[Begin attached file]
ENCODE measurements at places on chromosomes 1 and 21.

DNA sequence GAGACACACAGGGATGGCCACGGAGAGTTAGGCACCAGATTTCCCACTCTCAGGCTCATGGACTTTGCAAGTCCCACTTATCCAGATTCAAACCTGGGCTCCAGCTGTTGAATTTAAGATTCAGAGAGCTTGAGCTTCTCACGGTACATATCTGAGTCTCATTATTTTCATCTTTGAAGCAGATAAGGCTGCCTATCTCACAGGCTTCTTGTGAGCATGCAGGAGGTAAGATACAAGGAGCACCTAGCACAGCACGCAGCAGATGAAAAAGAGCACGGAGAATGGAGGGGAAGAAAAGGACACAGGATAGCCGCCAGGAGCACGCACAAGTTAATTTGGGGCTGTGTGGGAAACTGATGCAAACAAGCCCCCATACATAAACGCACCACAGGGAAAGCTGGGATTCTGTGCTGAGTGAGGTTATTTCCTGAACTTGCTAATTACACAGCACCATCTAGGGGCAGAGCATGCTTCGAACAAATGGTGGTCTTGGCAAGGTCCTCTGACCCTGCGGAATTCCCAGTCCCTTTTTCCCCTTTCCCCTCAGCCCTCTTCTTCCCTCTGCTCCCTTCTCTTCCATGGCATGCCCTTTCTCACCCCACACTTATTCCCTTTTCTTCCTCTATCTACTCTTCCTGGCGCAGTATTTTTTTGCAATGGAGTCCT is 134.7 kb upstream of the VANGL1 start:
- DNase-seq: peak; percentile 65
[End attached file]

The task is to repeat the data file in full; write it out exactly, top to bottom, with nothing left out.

ENCODE measurements at places on chromosomes 1 and 21.

DNA sequence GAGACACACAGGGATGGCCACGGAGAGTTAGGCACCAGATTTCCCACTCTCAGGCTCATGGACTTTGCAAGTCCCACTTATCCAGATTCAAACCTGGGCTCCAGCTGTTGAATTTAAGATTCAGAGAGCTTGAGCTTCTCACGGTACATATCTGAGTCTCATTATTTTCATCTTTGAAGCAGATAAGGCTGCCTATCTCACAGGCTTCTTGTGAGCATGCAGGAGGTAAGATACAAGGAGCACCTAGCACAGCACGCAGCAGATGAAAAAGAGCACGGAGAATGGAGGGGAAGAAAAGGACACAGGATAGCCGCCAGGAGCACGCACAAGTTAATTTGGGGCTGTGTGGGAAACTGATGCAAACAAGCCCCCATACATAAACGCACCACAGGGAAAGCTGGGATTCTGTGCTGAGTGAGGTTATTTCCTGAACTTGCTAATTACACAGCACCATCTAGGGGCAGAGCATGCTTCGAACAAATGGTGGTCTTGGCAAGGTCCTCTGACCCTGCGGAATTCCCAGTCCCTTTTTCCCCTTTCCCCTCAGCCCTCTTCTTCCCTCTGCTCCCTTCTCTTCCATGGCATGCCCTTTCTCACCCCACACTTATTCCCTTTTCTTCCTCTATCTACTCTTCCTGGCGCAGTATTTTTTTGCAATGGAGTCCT is 134.7 kb upstream of the VANGL1 start:
- DNase-seq: peak; percentile 65